# cp /usr/pkg/share/examples/rc.d/xen* /etc/rc.d/
   """]]
   
   Enable `xencommons`:
   
   [[!template id=filecontent name="/etc/rc.conf" text="""
   xencommons=YES
   """]]
   
   Now, reboot so that you are running a DOM0 kernel under Xen, rather
   than GENERIC without Xen.
   
   TODO: Recommend for/against xen-watchdog.
   
   Once the reboot is done, use `xl` to inspect Xen's boot messages,
   available resources, and running domains.  For example:
   
   [[!template id=programlisting text="""
   # xl dmesg
   ... xen's boot info ...
   # xl info
   ... available memory, etc ...
   # xl list
   Name              Id  Mem(MB)  CPU  State  Time(s)  Console
   Domain-0           0       64    0  r----     58.1
   """]]
   
   Xen logs will be in /var/log/xen.
   
   ### Issues with xencommons
   
   `xencommons` starts `xenstored`, which stores data on behalf of dom0 and
   domUs.  It does not currently work to stop and start xenstored.
   Certainly all domUs should be shutdown first, following the sort order
   of the rc.d scripts.  However, the dom0 sets up state with xenstored,
   and is not notified when xenstored exits, leading to not recreating
   the state when the new xenstored starts.  Until there's a mechanism to
   make this work, one should not expect to be able to restart xenstored
   (and thus xencommons).  There is currently no reason to expect that
   this will get fixed any time soon.
   
   anita (for testing NetBSD)
   --------------------------
   
   With the setup so far (assuming 4.8/xl), one should be able to run
   anita (see pkgsrc/misc/py-anita) to test NetBSD releases, by doing (as
   root, because anita must create a domU):
   
   [[!template id=programlisting text="""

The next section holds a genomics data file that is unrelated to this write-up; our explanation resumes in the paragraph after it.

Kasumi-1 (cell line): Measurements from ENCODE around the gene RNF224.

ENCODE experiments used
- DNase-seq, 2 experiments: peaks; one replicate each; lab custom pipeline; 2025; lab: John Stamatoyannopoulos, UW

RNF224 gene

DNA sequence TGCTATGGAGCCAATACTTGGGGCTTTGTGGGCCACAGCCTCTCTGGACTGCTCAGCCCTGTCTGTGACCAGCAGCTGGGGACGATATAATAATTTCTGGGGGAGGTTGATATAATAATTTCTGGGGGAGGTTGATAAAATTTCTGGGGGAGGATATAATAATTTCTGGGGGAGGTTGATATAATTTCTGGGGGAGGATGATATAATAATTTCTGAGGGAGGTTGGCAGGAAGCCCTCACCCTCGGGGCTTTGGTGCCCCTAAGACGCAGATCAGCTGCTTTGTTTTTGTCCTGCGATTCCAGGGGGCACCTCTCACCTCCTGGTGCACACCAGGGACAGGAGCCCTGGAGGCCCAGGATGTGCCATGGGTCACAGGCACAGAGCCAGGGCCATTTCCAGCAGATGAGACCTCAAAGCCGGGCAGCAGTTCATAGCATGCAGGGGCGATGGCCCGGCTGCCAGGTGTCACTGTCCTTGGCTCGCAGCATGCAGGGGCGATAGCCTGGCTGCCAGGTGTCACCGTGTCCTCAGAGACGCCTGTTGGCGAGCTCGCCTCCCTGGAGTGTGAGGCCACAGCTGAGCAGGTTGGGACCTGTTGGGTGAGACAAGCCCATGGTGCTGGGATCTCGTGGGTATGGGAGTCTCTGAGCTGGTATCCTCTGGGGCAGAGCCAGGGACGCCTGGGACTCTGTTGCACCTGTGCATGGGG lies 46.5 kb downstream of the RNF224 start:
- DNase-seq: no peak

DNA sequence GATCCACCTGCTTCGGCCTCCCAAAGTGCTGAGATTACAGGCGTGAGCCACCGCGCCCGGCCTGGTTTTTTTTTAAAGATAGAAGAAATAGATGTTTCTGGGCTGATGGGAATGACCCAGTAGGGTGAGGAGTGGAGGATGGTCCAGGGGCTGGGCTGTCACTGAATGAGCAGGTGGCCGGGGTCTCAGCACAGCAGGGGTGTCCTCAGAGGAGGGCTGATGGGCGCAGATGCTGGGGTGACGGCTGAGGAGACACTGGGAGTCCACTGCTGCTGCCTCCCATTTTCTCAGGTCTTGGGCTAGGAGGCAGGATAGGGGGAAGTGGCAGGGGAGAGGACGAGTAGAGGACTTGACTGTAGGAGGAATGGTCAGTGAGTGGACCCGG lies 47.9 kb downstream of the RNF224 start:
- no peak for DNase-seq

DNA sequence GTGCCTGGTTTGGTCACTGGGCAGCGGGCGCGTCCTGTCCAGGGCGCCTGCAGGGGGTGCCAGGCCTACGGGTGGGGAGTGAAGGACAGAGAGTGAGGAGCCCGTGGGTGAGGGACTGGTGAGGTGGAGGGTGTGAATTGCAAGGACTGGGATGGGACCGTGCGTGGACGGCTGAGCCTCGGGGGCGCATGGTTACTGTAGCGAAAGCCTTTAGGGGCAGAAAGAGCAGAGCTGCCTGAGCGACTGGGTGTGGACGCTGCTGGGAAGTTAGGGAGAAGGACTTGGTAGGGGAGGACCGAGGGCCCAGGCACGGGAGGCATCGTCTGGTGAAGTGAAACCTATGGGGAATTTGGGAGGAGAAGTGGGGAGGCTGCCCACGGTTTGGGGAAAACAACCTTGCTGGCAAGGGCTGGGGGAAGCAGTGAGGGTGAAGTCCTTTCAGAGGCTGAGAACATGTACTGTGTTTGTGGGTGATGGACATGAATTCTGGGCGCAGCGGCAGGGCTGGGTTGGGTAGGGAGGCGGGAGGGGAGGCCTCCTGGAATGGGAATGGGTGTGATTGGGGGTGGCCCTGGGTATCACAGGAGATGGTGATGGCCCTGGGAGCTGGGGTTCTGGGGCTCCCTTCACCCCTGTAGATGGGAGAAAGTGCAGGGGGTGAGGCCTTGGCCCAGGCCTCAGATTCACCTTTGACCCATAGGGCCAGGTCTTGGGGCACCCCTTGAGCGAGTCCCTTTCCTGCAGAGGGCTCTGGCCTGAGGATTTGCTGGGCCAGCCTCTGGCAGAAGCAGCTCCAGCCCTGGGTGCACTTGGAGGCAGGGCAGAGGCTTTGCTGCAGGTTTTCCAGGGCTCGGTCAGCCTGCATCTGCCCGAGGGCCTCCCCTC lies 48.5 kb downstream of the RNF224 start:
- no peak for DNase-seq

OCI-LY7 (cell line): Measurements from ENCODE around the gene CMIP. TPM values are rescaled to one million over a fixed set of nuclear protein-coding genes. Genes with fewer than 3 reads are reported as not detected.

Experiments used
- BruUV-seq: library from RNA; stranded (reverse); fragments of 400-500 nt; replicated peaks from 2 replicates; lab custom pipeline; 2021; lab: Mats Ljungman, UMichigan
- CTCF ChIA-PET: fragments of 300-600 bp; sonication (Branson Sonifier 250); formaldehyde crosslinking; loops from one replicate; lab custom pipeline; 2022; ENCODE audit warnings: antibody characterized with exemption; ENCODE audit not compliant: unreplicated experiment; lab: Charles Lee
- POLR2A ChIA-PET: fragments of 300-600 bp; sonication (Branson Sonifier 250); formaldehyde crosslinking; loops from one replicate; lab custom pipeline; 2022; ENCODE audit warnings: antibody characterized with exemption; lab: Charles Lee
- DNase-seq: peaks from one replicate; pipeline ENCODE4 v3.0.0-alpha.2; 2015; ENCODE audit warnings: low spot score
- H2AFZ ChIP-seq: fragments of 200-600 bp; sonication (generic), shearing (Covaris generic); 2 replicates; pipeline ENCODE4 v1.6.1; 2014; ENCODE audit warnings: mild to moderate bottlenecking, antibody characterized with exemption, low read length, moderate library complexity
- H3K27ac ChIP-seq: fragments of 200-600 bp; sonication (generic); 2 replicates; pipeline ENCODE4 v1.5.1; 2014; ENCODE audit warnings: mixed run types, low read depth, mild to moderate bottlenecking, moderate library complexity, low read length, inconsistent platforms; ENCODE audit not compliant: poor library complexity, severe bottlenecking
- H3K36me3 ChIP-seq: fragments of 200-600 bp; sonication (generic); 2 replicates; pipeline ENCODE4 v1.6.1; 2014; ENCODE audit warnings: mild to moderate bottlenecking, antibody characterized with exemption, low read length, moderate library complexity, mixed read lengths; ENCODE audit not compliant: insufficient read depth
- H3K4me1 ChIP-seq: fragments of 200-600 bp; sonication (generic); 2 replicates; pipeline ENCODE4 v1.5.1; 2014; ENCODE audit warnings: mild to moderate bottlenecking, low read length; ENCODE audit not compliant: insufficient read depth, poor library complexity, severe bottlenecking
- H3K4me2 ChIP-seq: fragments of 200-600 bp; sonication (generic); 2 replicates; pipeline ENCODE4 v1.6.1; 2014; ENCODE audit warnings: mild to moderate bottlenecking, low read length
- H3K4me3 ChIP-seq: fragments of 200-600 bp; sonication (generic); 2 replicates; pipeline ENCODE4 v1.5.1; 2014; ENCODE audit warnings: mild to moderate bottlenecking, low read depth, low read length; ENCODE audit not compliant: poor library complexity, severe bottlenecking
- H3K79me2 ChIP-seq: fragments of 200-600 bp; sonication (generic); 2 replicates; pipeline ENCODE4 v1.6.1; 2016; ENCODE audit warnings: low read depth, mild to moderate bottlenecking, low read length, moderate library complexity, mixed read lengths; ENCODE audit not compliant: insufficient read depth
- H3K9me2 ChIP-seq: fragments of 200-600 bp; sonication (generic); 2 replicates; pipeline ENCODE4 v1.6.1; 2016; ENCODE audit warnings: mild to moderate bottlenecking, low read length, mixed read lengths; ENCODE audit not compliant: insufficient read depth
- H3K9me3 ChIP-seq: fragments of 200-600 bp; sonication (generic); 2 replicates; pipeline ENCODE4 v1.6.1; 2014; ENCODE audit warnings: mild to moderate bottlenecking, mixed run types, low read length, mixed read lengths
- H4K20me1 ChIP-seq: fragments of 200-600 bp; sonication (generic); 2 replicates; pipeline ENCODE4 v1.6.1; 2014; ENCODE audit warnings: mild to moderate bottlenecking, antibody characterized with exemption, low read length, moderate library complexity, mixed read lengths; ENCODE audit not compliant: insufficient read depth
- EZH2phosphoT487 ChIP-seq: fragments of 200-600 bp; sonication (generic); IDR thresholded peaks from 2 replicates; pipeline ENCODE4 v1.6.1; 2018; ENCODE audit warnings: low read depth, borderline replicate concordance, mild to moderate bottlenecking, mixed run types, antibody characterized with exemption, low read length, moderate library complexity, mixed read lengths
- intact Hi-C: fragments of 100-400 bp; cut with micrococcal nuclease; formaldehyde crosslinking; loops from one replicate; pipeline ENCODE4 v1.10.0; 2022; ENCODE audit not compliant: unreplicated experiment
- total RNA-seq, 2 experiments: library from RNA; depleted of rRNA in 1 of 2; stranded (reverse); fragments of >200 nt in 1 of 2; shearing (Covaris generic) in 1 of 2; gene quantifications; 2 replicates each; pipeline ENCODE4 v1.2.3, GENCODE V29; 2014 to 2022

anita --vmm=xl test file:///usr/obj/i386/
   """]]
   
   Xen-specific NetBSD issues
   --------------------------
   
   There are (at least) two additional things different about NetBSD as a
   dom0 kernel compared to hardware.
   
   One is that the module ABI is different because some of the #defines
   change, so one must build modules for Xen.  As of netbsd-7, the build
   system does this automatically.
   
   The other difference is that XEN3_DOM0 does not have exactly the same
   options as GENERIC.  While it is debatable whether or not this is a
   bug, users should be aware of this and can simply add missing config
   items if desired.
   
   Updating NetBSD in a dom0
   -------------------------
   
   This is just like updating NetBSD on bare hardware, assuming the new
   version supports the version of Xen you are running.  Generally, one
   replaces the kernel and reboots, and then overlays userland binaries
   and adjusts `/etc`.
   
   Note that one must update both the non-Xen kernel typically used for
   rescue purposes and the DOM0 kernel used with Xen.
   
   Converting from grub to /boot
   -----------------------------
   
   These instructions were used to convert a system from
   grub to /boot.  The system was originally installed in February of
   2006 with a RAID1 setup and grub to boot Xen 2, and has been updated
   over time.  Before these commands, it was running NetBSD 6 i386, Xen
   4.1 and grub, much like the message linked earlier in the grub
   section.
   
   [[!template id=programlisting text="""
   # Install MBR bootblocks on both disks.
   fdisk -i /dev/rwd0d
   fdisk -i /dev/rwd1d
   # Install NetBSD primary boot loader (/ is FFSv1) into RAID1 components.
   installboot -v /dev/rwd0d /usr/mdec/bootxx_ffsv1
   installboot -v /dev/rwd1d /usr/mdec/bootxx_ffsv1
   # Install secondary boot loader
   cp -p /usr/mdec/boot /
   # Create boot.cfg following earlier guidance:
   menu=Xen:load /netbsd-XEN3PAE_DOM0.gz console=pc;multiboot /xen.gz dom0_mem=512M
   menu=Xen.ok:load /netbsd-XEN3PAE_DOM0.ok.gz console=pc;multiboot /xen.ok.gz dom0_mem=512M